To further understand the operation of a promissory note I will quote the definition of two of these key terms. The first is Promise To Pay. The note states: "To repay my loan, I promise to pay to PNC Bank,FSB ("Lender"), or order, in lawful money of the United States of America, the principal amount of Twenty Five Thousand & 00/100 Dollars ($25,000.00) together with interest at the rate of 8.490% per annum on the unpaid principal balance from the date funds are advanced, until paid in full."

So whether we consider an auto loan promissory note, a real estate note, or a business note, the essential element is the promise to pay a specified some of money for an asset according to the terms of the note.

The second key term is Collateral. In this auto loan example the promissory note states: "The Note is secured by the Property described in the Consumer Security Agreement. If there is any inconsistency between the terms and conditions of the Note and the terms and conditions of the collateral documents, the terms and conditions of the Note shall prevail."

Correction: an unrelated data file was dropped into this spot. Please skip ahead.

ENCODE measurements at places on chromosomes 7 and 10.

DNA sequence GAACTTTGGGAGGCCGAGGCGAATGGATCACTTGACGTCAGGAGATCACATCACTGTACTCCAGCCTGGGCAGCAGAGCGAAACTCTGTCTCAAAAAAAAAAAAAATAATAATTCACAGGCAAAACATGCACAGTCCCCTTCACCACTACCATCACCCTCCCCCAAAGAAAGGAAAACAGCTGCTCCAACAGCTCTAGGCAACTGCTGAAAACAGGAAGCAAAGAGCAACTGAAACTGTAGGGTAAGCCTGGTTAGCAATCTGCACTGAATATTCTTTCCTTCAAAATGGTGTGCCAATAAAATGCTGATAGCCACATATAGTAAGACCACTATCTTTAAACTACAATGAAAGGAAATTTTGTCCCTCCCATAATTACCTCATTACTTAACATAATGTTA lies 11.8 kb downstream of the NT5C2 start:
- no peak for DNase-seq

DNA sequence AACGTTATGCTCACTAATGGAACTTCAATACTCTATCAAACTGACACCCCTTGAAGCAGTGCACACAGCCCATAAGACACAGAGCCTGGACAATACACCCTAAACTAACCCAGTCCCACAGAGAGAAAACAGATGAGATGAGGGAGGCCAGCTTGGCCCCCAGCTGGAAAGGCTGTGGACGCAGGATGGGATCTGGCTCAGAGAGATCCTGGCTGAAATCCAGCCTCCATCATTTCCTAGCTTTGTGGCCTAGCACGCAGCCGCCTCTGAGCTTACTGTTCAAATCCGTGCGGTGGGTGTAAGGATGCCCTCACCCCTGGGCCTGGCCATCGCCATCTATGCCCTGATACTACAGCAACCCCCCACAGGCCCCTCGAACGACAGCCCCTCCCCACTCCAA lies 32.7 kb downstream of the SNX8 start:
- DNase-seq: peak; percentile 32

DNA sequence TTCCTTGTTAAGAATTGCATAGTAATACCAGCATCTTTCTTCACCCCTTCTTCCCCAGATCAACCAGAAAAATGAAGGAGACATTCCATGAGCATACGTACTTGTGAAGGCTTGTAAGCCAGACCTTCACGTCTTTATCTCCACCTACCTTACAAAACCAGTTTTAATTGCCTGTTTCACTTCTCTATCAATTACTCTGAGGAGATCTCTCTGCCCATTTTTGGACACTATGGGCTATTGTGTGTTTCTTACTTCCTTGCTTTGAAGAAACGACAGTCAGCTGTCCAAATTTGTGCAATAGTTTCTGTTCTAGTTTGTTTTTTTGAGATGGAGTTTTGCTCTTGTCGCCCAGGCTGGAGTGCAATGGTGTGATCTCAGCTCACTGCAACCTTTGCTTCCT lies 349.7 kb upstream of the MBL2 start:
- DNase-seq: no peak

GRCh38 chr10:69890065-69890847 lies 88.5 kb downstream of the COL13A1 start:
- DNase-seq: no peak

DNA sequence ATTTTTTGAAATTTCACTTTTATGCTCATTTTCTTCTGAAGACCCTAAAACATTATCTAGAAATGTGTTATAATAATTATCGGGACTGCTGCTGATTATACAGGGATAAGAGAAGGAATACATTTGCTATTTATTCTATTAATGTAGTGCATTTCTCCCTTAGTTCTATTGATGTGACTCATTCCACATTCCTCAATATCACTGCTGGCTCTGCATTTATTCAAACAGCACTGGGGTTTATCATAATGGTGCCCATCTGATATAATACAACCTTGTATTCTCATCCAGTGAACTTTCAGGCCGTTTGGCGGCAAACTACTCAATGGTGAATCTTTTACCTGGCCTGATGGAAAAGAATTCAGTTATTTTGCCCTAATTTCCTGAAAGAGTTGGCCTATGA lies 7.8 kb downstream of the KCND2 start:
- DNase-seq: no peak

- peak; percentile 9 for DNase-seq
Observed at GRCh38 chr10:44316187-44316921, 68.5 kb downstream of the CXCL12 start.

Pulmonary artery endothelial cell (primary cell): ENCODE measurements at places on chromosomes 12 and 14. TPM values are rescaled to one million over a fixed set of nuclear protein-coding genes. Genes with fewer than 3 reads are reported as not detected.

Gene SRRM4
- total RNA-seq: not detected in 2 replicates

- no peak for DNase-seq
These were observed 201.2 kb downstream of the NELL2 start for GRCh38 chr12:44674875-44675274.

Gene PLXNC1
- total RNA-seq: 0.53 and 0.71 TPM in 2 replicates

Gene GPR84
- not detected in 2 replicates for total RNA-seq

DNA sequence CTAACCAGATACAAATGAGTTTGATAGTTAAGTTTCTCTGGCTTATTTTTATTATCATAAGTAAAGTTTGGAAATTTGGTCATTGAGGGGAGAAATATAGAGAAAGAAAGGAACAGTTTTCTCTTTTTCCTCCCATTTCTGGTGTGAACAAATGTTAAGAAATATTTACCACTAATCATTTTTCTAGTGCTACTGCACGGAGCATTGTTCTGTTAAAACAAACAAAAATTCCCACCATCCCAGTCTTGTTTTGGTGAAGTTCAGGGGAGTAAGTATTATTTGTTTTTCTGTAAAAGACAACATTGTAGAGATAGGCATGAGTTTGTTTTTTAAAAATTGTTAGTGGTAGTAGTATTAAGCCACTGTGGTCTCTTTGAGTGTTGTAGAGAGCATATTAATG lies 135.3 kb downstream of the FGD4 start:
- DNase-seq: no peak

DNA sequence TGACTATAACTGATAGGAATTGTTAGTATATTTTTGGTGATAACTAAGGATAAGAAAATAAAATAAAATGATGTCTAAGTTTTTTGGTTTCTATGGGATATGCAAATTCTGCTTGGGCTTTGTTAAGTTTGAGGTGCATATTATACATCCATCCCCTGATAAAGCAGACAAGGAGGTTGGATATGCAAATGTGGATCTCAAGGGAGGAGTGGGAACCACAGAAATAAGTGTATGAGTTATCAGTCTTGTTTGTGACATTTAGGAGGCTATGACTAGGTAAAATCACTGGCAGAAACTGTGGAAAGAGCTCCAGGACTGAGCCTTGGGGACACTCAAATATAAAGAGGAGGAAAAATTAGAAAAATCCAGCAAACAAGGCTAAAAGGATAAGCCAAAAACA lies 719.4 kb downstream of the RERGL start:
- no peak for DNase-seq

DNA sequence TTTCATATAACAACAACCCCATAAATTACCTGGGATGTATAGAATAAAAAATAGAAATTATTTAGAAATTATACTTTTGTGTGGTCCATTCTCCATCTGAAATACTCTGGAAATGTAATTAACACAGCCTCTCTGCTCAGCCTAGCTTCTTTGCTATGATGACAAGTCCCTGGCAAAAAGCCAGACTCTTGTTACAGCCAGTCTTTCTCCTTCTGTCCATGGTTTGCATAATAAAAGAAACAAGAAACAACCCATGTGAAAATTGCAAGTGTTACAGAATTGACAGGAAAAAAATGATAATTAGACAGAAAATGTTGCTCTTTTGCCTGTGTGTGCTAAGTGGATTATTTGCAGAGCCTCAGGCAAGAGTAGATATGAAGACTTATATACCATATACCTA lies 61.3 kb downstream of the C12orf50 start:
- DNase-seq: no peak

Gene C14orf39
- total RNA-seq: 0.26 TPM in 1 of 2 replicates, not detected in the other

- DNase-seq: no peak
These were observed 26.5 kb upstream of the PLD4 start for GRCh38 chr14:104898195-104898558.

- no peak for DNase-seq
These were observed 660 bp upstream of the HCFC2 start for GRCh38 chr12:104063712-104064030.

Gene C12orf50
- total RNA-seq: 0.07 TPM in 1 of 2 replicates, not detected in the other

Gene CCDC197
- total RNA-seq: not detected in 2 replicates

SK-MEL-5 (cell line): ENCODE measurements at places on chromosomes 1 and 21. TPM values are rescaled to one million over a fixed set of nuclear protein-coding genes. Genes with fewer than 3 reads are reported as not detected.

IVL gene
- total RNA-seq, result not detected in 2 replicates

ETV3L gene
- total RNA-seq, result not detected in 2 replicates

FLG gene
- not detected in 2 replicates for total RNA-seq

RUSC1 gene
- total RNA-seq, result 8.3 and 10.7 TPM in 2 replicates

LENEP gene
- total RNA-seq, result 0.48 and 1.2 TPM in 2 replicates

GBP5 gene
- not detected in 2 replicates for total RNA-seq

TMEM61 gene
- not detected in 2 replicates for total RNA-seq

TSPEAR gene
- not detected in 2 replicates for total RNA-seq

Each of the examples I am referencing are secured notes. That means that the promise to pay, (the Note), is secured by collateral. And there is a separate document having varying names, that provides the description and agreed upon terms of the collateral. The Note will refer to the specific security agreement that applies.

Keep in mind that this auto loan promissory note comes from a bank loan. Most business notes discussed on this website are made between the business seller and the buyer of the business. They will agree on the terms of the note and typically use professional resources such as an attorney to prepare the actual documents.

A Business Note Is Not A Commercial Real Estate Note

While the owners of some businesses own the real estate that the business occupies, from the perspective of a note investor, a business note does not include the real estate. The real estate is best handled in a separate note. A business note that includes real estate is known as a hybrid.

The sale of a business apart from any real estate, includes furniture, fixtures, equipment, inventory, accounts receivable, intellectual property and good will.